April Newsletter | Autism Acceptance and Advocacy

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Autism Acceptance and Advocacy 

This April, we're celebrating Autism Acceptance Month by continuing the conversation around language and advocacy for individuals who identify as autistic. Having evolved significantly from the first National Autistic Children's Week in 1972, Autism Acceptance Month gives us an opportunity to reflect on current best practices that celebrate and honor the experiences of people with autism in our communities.

As celebratory and educational social media posts and fundraising efforts start to gather momentum, it's worth taking a moment to frame the actions you take this month in terms that are well-informed and deliberate. Being thoughtful about language, prioritizing acceptance, and encouraging self-advocacy are great ways to celebrate!

Thoughtful Vocabulary

The language we use to describe ourselves and others can be extremely powerful. The words we use have the potential to shape how we think of others and how others think of us. While there is no single correct vocabulary surrounding autism, two common philosophies tend to be most prevalent:

  • Person-first language. Person-first language stems from the idea that we are all people first and foremost, regardless of disability or other aspects of our identity. Common phrases that align with this philosophy include “I am a person with autism” or “I am a person who has autism.” The key here is that autism is secondary to the person.
  • Identity-first language. Identity-first language embodies the idea that autism and disability are integral to a person’s very identity; it suggests we cannot separate disability from self. Common phrases that align with this philosophy include “I am autistic” or “I am an autistic person.”

It is important to respect and acknowledge a person's preferred vocabulary because no two people identify the exact same way. Consider these questions as you're practicing thoughtful approaches to individual interactions:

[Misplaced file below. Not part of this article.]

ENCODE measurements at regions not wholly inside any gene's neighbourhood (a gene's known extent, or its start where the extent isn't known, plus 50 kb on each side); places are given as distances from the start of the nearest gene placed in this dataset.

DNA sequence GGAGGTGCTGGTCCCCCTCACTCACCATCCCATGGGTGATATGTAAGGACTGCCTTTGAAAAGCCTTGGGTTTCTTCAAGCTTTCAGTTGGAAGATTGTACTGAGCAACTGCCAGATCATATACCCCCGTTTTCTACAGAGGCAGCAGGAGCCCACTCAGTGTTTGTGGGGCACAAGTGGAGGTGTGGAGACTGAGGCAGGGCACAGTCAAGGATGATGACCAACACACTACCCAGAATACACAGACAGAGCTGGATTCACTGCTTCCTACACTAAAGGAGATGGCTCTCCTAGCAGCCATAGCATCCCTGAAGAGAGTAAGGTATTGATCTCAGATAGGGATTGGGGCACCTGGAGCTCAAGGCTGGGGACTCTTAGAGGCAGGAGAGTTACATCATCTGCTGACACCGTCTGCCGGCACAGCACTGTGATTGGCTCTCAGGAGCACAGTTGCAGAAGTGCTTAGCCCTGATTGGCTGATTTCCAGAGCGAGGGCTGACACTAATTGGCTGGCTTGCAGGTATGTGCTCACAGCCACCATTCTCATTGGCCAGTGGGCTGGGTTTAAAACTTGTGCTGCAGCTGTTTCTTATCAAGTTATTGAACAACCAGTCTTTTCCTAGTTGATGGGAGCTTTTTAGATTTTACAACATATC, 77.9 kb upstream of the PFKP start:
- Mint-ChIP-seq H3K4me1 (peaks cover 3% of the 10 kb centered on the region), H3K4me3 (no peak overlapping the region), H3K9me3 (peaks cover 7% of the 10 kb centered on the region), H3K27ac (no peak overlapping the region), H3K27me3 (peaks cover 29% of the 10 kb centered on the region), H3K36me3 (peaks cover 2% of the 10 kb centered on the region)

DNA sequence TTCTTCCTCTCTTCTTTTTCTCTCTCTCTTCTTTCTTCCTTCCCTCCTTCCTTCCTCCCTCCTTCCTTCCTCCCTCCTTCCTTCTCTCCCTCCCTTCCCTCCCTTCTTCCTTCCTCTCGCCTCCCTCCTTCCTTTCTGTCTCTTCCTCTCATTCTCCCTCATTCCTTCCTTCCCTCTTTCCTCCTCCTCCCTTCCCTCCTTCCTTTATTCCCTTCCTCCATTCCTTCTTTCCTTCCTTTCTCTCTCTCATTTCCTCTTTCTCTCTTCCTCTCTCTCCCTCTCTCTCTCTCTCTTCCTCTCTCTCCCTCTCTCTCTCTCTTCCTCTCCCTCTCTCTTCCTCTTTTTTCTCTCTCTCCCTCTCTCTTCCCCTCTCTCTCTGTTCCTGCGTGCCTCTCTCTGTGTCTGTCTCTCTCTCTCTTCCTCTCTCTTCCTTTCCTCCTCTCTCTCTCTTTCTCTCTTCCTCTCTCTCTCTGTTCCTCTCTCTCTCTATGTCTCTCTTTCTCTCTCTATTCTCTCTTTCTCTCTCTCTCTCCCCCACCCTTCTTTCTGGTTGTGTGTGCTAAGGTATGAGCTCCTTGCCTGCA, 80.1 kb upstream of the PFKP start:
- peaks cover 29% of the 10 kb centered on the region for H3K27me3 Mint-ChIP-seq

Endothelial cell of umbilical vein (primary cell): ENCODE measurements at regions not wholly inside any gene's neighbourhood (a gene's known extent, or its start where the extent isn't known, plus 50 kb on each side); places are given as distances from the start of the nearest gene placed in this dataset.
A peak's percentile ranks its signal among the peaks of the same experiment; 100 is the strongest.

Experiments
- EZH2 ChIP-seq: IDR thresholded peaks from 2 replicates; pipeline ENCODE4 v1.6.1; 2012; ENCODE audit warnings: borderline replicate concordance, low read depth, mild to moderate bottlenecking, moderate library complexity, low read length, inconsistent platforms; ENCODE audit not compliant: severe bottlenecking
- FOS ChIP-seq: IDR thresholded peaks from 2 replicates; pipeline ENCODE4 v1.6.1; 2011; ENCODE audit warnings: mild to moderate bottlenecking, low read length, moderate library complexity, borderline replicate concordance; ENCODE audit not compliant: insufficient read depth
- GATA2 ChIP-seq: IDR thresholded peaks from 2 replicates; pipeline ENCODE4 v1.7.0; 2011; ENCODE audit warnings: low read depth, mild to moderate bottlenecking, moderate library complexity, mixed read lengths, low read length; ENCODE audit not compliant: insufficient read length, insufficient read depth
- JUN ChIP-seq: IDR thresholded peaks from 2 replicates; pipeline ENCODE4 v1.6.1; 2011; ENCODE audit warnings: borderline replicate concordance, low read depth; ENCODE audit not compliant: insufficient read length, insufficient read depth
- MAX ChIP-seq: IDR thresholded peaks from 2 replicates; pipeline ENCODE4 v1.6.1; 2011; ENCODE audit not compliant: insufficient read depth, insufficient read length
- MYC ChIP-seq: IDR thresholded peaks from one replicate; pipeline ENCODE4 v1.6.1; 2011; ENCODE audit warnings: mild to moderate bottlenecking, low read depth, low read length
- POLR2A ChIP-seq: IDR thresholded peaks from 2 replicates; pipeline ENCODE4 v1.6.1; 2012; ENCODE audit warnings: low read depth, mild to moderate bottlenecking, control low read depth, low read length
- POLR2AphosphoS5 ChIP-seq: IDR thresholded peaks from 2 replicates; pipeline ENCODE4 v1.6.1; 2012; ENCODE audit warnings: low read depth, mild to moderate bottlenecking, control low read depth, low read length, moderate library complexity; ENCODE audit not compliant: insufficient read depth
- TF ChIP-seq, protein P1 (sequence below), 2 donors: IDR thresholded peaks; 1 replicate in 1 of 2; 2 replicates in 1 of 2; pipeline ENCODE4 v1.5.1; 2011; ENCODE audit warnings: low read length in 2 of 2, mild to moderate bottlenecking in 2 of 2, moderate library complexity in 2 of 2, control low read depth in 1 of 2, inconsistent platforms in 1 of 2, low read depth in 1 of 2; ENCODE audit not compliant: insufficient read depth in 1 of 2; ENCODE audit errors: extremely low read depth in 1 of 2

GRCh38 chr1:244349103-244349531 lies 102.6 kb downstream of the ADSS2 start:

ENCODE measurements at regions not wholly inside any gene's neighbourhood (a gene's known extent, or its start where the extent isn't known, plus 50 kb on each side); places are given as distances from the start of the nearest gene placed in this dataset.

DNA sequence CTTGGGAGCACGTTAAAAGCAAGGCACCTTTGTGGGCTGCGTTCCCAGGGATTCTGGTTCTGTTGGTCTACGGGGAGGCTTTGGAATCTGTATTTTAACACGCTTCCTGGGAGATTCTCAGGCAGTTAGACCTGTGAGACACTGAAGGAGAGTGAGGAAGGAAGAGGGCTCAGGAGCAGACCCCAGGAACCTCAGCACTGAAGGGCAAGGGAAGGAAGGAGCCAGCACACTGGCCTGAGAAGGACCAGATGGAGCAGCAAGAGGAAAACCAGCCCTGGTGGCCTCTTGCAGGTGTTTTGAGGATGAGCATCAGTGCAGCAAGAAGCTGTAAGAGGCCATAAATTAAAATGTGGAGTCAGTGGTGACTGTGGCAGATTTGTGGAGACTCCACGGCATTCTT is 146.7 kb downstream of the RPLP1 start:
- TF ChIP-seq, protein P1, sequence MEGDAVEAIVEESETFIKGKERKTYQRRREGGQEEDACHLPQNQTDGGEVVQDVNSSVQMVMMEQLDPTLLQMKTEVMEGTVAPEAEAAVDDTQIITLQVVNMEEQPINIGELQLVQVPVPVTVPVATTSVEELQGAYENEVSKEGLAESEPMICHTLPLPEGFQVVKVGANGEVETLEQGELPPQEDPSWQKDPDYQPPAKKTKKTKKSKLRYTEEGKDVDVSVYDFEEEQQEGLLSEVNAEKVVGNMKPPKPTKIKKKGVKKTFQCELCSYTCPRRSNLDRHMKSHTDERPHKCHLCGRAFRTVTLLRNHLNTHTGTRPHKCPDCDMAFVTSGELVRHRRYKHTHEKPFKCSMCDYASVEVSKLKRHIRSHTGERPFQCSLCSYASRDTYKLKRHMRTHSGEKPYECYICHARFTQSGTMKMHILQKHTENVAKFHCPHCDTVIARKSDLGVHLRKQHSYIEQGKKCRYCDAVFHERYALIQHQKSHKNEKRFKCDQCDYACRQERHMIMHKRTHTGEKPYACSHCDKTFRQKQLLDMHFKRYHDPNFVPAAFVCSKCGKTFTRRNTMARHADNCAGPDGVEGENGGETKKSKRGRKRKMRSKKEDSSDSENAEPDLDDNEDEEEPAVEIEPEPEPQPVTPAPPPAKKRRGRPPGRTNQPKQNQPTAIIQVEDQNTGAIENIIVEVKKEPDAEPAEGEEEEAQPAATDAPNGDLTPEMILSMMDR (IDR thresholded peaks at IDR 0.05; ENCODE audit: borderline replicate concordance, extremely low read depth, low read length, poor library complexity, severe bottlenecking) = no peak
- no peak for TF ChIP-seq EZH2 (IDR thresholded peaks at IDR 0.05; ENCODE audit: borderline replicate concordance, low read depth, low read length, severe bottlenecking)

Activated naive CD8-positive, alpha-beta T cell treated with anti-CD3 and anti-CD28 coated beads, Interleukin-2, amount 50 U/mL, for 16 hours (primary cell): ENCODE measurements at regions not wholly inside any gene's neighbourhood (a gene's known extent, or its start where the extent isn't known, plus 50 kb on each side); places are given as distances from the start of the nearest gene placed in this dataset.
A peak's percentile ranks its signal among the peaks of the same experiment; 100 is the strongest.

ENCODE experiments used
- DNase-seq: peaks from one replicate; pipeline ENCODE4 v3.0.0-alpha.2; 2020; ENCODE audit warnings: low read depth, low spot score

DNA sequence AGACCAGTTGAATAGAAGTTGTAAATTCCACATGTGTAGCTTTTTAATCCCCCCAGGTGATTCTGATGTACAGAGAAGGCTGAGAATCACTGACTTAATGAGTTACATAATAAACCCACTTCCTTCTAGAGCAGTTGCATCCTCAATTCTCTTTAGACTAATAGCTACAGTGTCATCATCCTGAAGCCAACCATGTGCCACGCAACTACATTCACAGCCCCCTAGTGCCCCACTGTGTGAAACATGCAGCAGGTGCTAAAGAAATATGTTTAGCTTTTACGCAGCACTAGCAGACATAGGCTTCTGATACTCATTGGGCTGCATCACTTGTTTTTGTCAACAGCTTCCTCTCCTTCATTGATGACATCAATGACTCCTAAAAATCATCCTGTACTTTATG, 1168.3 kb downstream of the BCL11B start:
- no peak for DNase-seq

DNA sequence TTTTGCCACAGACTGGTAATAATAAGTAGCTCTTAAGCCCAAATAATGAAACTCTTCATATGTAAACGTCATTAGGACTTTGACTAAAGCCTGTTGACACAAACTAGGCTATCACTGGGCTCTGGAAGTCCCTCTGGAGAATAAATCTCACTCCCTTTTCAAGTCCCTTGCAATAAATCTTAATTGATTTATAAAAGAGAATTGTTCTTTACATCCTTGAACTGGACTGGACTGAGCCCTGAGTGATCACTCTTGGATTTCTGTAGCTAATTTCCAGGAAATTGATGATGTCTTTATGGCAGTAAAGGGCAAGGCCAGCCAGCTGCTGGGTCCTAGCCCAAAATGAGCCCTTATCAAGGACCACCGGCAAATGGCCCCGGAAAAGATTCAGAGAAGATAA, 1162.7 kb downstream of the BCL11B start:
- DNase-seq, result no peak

• How does this person identify? What language do they use to describe themselves?
  • Have I asked what this person prefers? Do they have a preference?
  • If I were in their shoes, what would I prefer? Does that align with their preferences?

Autism Acceptance and Awareness

Autism acceptance and autism awareness have different implications. Since 2011 and 2021, respectively, the Autistic Self Advocacy Network and the Autism Society of America have advocated for autism acceptance, saying, “Acceptance of autism as a natural condition in the human experience is necessary for real dialogue to occur.” Autism Acceptance Month advocates for a more inclusive approach to the autism community. The goal is for more than education and awareness—we aim for understanding, respect, and celebration of the neurodiverse people in our communities worldwide. To help introduce the topic of Autism Acceptance Month to students, check out our “Autism Acceptance Month” discussion story! This is a great way to encourage student conversation about celebrating and understanding people’s differences.

Self-Advocacy for Students

Self-advocacy begins with reflection and mindfulness. Explore what makes each student unique with this “All About Me" activity. Depending on your students’ learning needs, choose between a picture-based or written worksheet. This activity is a great way to get students thinking about strengths, differences, and individuality. Share completed worksheets with parents and caregivers to keep the conversation going at home. Understanding and communicating about one's identity, strengths, and preferences can open the door to meaningful exchanges around disability, awareness of self and others, and celebrating and promoting the autistic community. Check out the Autism Self Advocacy Network's digital book on Autism Acceptance for more ways to celebrate and advocate!